Gilroy Yamato Hot Springs holds public event; memorial for longtime caretaker
Published in the May 16 – 29, 2018 issue of Gilroy Life
Warm water bubbling up from the ground can do more than rejuvenate tired muscles. For centuries, people have flocked to hot springs to heal what ails them. They’re known for detoxifying the body, improving circulation, boosting immunity, treating skin infections, and reducing stress. But in a mixed oak forest northeast of Gilroy, sloping above Coyote Creek, the hot springs may have helped heal the hearts and spirits of an immigrant culture mistreated during wartime.
The Gilroy Yamato Hot Springs, located in Henry W. Coe Park, will hold a public event featuring exhibitors, entertainment, activities, and guided tours from 10 a.m. to 4 p.m., May 19. Among the activities will be a memorial service and an informal tree dedication to honor Henry K. Kato, who died in February. Kato managed the Gilroy Yamato Hot Springs from 1950 to 1967 and served as a consultant for the subsequent owners until 2016.
During World War II, thousands of Japanese-Americans were forcibly removed and incarcerated in internment camps, following the bombing of Pearl Harbor and President Franklin D. Roosevelt’s Executive Order 9066.
The Kato family was among them. Watsonville lettuce grower Kyuzaburo (“H.K.”) Sakata had purchased the hot springs property in 1938, adding the word Yamato, which means “Japanese.” His plans to develop it as a resort were interrupted when he, too, was interned. After his release, he opened the property to previously interned families, giving them a place to rebuild their lives.
It was a perfectly fitting place for such an undertaking.
The serene natural environment of the hot springs allowed Japanese Americans to feel at home, as the area bears many similar features to Japan. Here, among the quiet oaks, they could embrace the culture they’d been asked to forget. Sakata created a spiritual retreat of sorts, one in which Japanese Americans could feel a sense of inclusion, which was sorely lacking in post-war society.
The property contained several guest cabins, all named after American states, as well as a hotel. That structure was lost to a fire years ago, but many of the cabins remain.
Hot springs resorts, or onsen, are popular and common in Japan, being volcanically active. The native minerals are considered therapeutic. In fact, many visitors to the Gilroy Yamato Hot Springs over the years have noted the feelings of “peace, health, and happiness,” after a soak in the waters.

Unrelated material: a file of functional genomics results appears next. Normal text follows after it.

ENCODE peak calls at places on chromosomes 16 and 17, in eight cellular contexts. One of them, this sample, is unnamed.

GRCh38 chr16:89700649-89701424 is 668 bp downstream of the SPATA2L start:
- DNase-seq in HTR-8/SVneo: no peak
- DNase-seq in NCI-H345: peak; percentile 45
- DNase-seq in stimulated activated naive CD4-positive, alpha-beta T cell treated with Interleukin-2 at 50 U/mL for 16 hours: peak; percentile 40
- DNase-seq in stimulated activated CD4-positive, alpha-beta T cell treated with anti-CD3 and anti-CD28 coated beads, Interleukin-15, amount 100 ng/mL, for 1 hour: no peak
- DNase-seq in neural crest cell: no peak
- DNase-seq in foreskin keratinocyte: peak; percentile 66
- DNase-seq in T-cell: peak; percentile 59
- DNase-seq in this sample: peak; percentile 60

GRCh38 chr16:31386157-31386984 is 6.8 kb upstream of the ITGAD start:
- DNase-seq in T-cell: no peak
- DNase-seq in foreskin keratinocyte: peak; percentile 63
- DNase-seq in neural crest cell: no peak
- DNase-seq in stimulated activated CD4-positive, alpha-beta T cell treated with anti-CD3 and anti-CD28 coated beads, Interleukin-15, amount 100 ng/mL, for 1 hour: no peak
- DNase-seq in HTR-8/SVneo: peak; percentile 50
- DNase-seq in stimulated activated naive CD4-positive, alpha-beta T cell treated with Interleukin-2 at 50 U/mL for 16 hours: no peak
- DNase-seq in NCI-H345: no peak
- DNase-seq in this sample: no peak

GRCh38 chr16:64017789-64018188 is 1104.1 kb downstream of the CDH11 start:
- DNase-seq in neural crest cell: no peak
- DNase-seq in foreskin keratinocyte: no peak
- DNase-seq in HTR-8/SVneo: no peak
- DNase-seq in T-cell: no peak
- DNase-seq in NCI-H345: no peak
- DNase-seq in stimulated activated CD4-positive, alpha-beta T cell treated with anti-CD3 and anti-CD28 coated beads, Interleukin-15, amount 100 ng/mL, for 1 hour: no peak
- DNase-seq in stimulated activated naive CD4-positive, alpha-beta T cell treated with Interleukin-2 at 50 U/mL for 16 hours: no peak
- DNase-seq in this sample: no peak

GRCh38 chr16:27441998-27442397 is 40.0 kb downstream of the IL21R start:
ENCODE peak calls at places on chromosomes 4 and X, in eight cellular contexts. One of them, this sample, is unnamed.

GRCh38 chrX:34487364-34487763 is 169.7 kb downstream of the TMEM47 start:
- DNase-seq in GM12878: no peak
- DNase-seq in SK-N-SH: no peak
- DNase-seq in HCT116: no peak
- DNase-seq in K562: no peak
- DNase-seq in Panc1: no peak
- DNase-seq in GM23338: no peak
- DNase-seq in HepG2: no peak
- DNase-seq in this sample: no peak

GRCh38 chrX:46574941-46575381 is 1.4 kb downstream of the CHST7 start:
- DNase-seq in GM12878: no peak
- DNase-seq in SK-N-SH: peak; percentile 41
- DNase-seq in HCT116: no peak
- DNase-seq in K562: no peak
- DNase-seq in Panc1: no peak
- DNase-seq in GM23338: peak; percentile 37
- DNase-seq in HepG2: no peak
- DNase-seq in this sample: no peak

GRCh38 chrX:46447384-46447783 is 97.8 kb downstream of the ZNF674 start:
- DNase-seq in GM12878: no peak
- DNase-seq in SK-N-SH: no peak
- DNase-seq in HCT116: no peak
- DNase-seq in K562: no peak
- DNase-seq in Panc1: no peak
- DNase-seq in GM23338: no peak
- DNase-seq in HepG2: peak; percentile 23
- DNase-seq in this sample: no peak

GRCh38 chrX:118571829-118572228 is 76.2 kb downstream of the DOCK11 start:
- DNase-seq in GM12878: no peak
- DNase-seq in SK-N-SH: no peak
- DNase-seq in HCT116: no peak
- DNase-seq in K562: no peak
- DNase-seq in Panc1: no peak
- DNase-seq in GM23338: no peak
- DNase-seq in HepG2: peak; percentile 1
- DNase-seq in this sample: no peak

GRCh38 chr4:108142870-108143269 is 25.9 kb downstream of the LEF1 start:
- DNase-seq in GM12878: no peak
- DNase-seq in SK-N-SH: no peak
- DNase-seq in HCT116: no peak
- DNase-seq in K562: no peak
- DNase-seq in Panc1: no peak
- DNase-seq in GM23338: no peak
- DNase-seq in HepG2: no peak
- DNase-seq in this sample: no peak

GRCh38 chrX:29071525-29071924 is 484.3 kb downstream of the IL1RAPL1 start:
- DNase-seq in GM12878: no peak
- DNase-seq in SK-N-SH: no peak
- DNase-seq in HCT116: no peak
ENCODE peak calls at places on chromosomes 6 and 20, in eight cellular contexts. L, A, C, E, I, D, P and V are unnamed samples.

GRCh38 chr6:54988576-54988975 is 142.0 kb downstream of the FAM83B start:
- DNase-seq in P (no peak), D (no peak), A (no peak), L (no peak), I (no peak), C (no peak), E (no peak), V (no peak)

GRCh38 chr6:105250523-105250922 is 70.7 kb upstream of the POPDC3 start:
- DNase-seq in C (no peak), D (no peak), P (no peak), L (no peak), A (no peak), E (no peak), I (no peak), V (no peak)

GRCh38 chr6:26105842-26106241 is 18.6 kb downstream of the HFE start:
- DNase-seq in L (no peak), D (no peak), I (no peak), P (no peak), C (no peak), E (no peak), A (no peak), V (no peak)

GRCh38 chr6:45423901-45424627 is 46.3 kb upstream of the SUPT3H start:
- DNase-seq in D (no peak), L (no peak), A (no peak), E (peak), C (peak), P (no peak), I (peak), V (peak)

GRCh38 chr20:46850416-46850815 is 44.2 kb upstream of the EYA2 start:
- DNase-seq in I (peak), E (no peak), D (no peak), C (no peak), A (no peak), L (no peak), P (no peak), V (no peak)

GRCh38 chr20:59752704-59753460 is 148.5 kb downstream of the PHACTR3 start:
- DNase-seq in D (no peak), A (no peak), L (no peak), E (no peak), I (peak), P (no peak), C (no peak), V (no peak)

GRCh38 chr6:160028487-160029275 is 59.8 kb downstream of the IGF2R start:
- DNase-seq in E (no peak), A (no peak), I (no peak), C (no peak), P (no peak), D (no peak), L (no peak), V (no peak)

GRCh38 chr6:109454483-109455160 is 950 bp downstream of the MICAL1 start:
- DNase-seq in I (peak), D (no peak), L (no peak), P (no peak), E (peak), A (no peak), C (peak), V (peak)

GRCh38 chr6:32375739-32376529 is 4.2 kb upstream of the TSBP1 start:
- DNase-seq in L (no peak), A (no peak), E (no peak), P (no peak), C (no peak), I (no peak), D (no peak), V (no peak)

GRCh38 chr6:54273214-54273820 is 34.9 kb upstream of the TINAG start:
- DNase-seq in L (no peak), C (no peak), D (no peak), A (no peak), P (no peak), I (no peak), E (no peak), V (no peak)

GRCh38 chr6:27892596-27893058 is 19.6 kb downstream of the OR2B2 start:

Laura Dominguez-Yon has a unique connection to the hot springs. Henry Kato was her mother’s brother. Masuo Kitaji, who managed the hot springs from 1945 to 1950, was her father’s brother. Kitaji is often referred to as “The Captain,” having served as a captain in the Salvation Army. He lived on the property until his death in 1973.
“Very few people know it was a resettlement area for the Japanese returning to this region from World War II,” Dominguez-Yon said. “There were about 150 people who came out of the internment camps, including my family.”
She remembers her late uncle Henry with honesty and respect. “People would love him or hate him,” she said. “He had a strong, definite personality. He was very traditional Japanese, very self-disciplined.”
And now the area he lovingly tended and helped to flourish will bear a reminder of his life. During the May 19 event, Henry Kato’s memorial service will be held at 11 a.m. The tree dedication is especially meaningful, given the personal and shared history of Kato and other interned Japanese Americans.
Gael Troughton, who creates and sells model kits of historic structures and vehicles, recalled, “He did tell me about his tree, a red-barked madrone, along a grown-over trail he had blazed many decades ago that ran along the slope of the hill below the Nevada, Ohio, and Pennsylvania cabins down to the hot spring gazebo. His tree was along that trail. It was a scraggly, leaning-over tree, that was growing among the vegetation and below the oaks and other trees. It wasn’t a robust tree because it was trying to grow in a shaded area, but it was there doing its best to survive. Henry took a liking to that tree because it was leaning over and growing along the trail he blazed.”
Troughton’s story of Kato’s cherished madrone is symbolic. It parallels the culture which struggled to thrive in desperate conditions. Surely that’s why Kato was so fond of it.
Confirmed performances, activities, and exhibits for the event include the Sada Springs Jug Band, water coloring with Dale Combs and daughters, line dance demonstration and participation by Donna Frankel, Gael Troughton of Mokelumne River Models, Gilroy Historical Society, Michael Brookman and Ian Sanders, authors of “100 Years of Gilroy Hot Springs History,” reiki, Feldenkrais, and Ask a Vet. Dick Peery, who purchased the Gilroy Yamato Hot Springs in 1967, will also be among the guests to reflect on his friendship with Henry Kato.
Admission is $20 per person and includes parking. Children 12 and younger are admitted free. Parking is limited, therefore, visitors are encouraged to carpool. Bring a picnic lunch and non-alcoholic beverages. Henry W. Coe Park is also holding Ranch Days at the Hunting Hollow parking area, so this could make for a fun family outing.